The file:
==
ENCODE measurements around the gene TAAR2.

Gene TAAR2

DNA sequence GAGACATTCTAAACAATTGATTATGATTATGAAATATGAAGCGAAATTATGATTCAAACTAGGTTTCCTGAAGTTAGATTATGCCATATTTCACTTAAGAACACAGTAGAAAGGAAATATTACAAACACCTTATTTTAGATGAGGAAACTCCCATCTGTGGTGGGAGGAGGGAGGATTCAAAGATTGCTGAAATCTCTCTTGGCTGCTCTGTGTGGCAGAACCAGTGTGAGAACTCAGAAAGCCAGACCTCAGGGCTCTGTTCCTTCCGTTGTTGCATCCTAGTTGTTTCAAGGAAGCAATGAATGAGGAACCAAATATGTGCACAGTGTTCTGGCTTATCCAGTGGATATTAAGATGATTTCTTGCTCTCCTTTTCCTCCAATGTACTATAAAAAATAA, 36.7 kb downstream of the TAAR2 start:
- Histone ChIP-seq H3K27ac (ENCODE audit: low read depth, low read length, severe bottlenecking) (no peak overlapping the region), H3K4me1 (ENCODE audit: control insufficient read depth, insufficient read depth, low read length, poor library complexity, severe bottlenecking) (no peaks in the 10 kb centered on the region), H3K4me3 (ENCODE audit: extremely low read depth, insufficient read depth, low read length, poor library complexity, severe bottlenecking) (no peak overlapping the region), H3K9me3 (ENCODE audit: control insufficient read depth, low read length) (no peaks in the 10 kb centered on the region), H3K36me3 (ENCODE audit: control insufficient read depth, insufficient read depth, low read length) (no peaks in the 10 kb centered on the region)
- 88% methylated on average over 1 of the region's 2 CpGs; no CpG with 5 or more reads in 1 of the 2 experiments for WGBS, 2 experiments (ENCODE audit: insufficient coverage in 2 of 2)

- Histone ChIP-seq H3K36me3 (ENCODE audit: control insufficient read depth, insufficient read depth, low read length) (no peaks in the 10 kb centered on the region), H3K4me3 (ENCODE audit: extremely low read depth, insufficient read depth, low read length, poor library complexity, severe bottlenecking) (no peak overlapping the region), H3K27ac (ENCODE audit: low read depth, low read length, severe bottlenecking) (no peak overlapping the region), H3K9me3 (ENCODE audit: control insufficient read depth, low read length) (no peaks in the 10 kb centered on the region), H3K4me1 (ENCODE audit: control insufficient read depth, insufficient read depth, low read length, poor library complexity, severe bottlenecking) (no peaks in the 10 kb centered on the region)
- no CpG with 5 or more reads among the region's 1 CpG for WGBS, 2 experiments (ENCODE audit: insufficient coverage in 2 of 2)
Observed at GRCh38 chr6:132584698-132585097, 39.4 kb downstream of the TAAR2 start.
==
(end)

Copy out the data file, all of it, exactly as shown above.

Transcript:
ENCODE measurements around the gene TAAR2.

Gene TAAR2

DNA sequence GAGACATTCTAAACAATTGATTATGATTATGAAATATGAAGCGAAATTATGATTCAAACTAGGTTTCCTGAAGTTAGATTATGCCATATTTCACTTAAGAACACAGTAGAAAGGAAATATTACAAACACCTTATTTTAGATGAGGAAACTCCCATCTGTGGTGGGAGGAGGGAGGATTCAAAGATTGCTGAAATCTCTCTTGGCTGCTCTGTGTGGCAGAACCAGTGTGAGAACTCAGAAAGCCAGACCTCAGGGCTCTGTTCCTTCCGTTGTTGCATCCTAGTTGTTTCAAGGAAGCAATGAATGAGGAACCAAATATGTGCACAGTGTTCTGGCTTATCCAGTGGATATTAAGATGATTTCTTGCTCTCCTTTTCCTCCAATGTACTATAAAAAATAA, 36.7 kb downstream of the TAAR2 start:
- Histone ChIP-seq H3K27ac (ENCODE audit: low read depth, low read length, severe bottlenecking) (no peak overlapping the region), H3K4me1 (ENCODE audit: control insufficient read depth, insufficient read depth, low read length, poor library complexity, severe bottlenecking) (no peaks in the 10 kb centered on the region), H3K4me3 (ENCODE audit: extremely low read depth, insufficient read depth, low read length, poor library complexity, severe bottlenecking) (no peak overlapping the region), H3K9me3 (ENCODE audit: control insufficient read depth, low read length) (no peaks in the 10 kb centered on the region), H3K36me3 (ENCODE audit: control insufficient read depth, insufficient read depth, low read length) (no peaks in the 10 kb centered on the region)
- 88% methylated on average over 1 of the region's 2 CpGs; no CpG with 5 or more reads in 1 of the 2 experiments for WGBS, 2 experiments (ENCODE audit: insufficient coverage in 2 of 2)

- Histone ChIP-seq H3K36me3 (ENCODE audit: control insufficient read depth, insufficient read depth, low read length) (no peaks in the 10 kb centered on the region), H3K4me3 (ENCODE audit: extremely low read depth, insufficient read depth, low read length, poor library complexity, severe bottlenecking) (no peak overlapping the region), H3K27ac (ENCODE audit: low read depth, low read length, severe bottlenecking) (no peak overlapping the region), H3K9me3 (ENCODE audit: control insufficient read depth, low read length) (no peaks in the 10 kb centered on the region), H3K4me1 (ENCODE audit: control insufficient read depth, insufficient read depth, low read length, poor library complexity, severe bottlenecking) (no peaks in the 10 kb centered on the region)
- no CpG with 5 or more reads among the region's 1 CpG for WGBS, 2 experiments (ENCODE audit: insufficient coverage in 2 of 2)
Observed at GRCh38 chr6:132584698-132585097, 39.4 kb downstream of the TAAR2 start.